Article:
biz ladiesLife & Business

biz ladies: the value of your work

by Stephanie

Today’s Biz Ladies post is by Regina Morrison, owner of the small handmade accessories business and blog, Acute Designs. Regina is actively pursuing her life as a handmade business owner in San Diego, where she lives with her husband and two crazy dogs. Today Regina graciously shares some of her insights on properly valuing your work. Thanks, Regina, for this inspiring post! — Stephanie

Read the full post after the jump . . .

A few weeks ago, someone commented that one of my designs was “not worth the price.” I was not offended by this comment, as I believe that everyone has the right to choose how they spend their money. I was actually a little *ahem* annoyed with the handmade community for inadvertently causing this sort of comment.

I do not fault the consumer. Many people don’t understand why a handmade item costs more than a similar item from a big-box retailer. However, the handmade and small business community needs to take responsibility and accurately price their work.

If someone chooses to buy from a handmade or small business, they should pay more. Why? Because handmade and small business owners should pay themselves a living wage. Unfortunately, I have noticed a huge amount of small business owners making the mistake of attempting to compete on price, and this concerns me.

If you want to buy an accessory from me, you are going to pay a little more. This is not because I am in the business of ripping anyone off, but because I value myself.  I value my time and my work, and I pay myself a living wage.

Some people will never pay the slightly higher price for handmade, and this is totally fine. These people are not our customers. We need to stop trying to entice them with low prices.

We as a community have a responsibility not only to our customers but also to each other. By under-valuing our products or services, we are sending the message that handmade and small business equals CHEAP. And there is nothing cheap about this community or the work that it produces.

When I see a handmade product, I think about the individual behind the price. There is an individual creating, designing or photographing their way to a living, and these people deserve to make a living wage. When I see products priced incredibly low, I wonder why the sellers are selling themselves and their work short. There is no need to over-price your work, but there is a need to accurately price your work.

When we, as a community of handmade and small business owners, price our work in order to compete with the big-box stores, we are doing a disservice to the entire community. A potential customer might see accurately priced web design prices and think, “I saw another designer offering the same service for half the price; therefore, it is not worth that much.”

Whether this thinking is conscious or not does not matter. The fact is, it happens. We live in a society that is addicted to cheap goods and services. Every single one of us reading this post knows of a big store where a $20 dog bed or a $5 necklace can be purchased. Cheap goods and services exist, and I am not arguing that there is anything wrong with these cheap goods. What I am arguing is that handmade cannot compete on price.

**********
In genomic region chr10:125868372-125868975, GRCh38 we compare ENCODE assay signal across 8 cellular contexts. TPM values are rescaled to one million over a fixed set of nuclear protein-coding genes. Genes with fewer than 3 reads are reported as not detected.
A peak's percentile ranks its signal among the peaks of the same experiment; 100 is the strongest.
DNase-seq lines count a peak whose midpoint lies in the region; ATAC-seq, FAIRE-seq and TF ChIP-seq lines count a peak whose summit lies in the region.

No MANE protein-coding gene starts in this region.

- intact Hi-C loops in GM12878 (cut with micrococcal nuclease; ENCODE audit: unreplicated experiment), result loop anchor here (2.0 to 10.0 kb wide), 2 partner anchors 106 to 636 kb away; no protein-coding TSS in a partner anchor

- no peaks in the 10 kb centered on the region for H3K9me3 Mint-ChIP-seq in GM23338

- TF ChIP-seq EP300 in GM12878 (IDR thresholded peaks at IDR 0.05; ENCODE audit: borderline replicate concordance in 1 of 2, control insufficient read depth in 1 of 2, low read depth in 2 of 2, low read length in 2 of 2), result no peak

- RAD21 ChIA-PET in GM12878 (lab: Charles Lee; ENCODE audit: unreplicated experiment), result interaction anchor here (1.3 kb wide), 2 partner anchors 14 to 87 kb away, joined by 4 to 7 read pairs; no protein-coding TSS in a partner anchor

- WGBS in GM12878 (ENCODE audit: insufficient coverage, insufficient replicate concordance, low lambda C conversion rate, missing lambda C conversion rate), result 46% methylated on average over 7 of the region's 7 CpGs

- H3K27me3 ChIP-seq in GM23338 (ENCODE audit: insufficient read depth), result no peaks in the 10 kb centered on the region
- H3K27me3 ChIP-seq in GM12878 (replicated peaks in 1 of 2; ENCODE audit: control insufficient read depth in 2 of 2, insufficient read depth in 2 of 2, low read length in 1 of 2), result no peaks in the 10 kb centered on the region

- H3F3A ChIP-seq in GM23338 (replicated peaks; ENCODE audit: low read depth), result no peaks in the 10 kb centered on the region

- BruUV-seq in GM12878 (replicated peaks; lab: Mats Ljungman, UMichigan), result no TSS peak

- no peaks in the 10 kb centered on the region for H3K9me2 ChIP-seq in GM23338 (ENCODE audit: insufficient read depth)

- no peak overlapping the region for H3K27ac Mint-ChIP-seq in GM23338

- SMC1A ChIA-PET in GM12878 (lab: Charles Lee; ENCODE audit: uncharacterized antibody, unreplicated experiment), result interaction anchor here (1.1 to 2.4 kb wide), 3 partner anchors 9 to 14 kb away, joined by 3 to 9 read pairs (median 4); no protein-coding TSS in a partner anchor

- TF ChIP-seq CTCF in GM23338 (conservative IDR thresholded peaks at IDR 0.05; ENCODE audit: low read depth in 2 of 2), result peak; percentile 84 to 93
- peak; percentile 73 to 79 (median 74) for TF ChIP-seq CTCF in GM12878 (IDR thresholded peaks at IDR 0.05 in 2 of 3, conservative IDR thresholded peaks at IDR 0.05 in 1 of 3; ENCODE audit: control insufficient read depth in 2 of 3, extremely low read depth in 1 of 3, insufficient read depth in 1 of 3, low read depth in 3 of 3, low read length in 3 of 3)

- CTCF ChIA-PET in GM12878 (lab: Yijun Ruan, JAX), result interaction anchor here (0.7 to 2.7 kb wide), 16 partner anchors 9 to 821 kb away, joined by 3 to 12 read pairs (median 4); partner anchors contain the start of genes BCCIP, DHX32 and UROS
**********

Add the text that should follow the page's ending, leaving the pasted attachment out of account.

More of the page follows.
If we talk in terms of dollars and cents, it is almost always cheaper to buy from a big-box retailer or to hire from a big company. Small business owners are rarely able to compete on price, but in every other aspect of the buying process, they blow the big boys out of the water.

There is a story behind the work we do; whether it is a woman who needed extra income to support her family or a 20-something college grad who cannot find a job. It is a story of creating our own jobs and our own companies through doing what we love. This is where small businesses can compete.

Price? Rarely. Sentiment? Always.

Value yourself and your work. The right customer will pay what your product is truly worth.

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  • I can think of other things as well that contribute toward the sometimes higher price of handmade products:-

    Originality: handmade is often far more thoughtful, creative, inventive and downright original than products purchased from a larger store.

    Exclusivity: Handmade & small business products are usually produced in much smaller numbers than products for the mass-market, so your necklace / scarf / bag aren’t going to be seen on every John & Jane – you’ve got something that not everyone else can have.

    Customer Service: products I’ve purchased, or friends have purchased on Etsy often come beautifully wrapped and packaged, or the maker is willing to create the same product in a slightly different colour or material. There’s an interaction between maker & buyer, and the maker really does care about their product and want it to be just right for the person that’s buying it.

    All these add value to the product you’re purchasing, and should therefore add to the price you pay as well.

  • This post opens up a lot of interesting issues. I absolutely believe that people, especially women, should value their selves and their work. I also believe that people should value other people’s work.

    However, I think that using the word “accurate” in terms of pricing is misleading.